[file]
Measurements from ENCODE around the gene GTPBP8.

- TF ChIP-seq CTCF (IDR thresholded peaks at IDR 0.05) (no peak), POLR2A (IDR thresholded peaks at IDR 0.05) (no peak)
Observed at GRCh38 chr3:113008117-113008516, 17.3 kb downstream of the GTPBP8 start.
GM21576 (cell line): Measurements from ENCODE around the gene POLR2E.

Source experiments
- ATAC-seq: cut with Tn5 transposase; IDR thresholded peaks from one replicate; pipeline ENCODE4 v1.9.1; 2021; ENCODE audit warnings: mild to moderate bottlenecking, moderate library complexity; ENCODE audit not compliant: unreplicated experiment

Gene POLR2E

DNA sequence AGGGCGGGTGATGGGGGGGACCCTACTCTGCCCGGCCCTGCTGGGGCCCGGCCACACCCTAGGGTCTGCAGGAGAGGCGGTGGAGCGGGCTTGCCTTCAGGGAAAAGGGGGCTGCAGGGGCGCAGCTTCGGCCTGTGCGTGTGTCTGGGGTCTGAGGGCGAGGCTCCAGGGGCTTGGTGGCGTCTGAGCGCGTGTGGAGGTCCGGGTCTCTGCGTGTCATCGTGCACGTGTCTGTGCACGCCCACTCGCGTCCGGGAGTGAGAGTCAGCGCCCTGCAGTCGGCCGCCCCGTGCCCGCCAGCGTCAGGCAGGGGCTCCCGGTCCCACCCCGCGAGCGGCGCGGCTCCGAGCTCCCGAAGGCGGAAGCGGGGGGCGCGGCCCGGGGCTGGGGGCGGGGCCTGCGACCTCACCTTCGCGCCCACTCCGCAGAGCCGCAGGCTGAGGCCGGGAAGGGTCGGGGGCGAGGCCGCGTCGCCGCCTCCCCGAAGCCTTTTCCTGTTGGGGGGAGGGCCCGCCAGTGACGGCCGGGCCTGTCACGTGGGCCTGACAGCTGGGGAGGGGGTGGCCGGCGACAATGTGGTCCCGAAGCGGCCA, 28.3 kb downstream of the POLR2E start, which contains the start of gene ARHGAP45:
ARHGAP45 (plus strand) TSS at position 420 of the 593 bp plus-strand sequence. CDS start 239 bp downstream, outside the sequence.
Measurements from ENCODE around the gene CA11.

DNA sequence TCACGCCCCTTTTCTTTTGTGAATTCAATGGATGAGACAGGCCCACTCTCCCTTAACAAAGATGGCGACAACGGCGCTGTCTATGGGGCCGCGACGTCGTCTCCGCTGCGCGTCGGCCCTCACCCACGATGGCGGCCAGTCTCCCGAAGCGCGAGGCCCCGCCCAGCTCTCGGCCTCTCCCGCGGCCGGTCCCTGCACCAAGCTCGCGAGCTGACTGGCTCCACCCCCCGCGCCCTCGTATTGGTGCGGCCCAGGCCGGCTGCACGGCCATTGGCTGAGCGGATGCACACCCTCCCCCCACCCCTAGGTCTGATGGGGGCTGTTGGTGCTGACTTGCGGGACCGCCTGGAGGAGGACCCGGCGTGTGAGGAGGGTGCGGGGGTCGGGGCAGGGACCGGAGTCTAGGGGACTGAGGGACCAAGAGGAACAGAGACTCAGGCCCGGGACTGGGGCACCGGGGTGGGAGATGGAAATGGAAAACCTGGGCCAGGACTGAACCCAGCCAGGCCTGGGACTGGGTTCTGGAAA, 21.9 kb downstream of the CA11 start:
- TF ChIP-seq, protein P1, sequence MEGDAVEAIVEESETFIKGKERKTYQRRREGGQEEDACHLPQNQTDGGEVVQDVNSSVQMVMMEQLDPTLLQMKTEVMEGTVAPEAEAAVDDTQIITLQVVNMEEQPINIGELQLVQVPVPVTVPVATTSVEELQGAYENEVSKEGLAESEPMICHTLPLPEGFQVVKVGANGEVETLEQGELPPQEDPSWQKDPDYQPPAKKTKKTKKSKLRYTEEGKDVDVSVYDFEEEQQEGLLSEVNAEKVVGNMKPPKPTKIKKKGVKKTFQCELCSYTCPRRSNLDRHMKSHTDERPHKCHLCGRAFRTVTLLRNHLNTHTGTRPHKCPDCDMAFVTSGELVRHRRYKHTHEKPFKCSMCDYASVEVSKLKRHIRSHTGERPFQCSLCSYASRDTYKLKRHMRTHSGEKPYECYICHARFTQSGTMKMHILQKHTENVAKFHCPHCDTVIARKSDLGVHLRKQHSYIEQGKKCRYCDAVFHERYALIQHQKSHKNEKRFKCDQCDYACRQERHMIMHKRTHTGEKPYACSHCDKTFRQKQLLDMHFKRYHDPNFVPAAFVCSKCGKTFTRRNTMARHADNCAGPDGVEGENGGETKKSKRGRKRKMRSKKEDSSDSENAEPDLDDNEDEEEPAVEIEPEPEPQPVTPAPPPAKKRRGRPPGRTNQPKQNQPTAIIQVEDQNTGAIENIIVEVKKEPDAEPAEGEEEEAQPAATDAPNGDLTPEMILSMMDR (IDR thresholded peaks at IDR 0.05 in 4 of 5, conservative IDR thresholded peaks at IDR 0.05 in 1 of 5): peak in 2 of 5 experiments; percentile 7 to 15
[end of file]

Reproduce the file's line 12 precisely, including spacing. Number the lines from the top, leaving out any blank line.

- TF ChIP-seq, protein P1, sequence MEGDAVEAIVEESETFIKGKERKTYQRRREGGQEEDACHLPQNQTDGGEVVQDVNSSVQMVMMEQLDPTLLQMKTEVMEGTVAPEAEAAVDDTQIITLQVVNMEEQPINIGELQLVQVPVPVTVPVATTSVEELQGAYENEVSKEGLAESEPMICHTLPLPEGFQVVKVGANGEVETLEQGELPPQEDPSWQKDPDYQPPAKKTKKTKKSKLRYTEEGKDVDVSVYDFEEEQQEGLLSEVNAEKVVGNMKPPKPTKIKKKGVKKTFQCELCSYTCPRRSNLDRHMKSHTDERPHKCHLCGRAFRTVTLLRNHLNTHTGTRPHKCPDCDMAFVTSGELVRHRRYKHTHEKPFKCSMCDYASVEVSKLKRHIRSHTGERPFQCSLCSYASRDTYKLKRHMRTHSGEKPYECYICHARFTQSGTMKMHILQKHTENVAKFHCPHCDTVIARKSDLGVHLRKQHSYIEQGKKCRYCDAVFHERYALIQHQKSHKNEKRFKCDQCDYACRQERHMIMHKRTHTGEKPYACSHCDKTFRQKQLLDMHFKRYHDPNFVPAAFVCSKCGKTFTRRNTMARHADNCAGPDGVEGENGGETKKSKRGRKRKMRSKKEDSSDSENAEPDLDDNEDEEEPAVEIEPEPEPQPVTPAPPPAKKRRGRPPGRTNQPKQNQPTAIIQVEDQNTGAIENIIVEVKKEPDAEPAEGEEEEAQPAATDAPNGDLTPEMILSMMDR (IDR thresholded peaks at IDR 0.05 in 4 of 5, conservative IDR thresholded peaks at IDR 0.05 in 1 of 5): peak in 2 of 5 experiments; percentile 7 to 15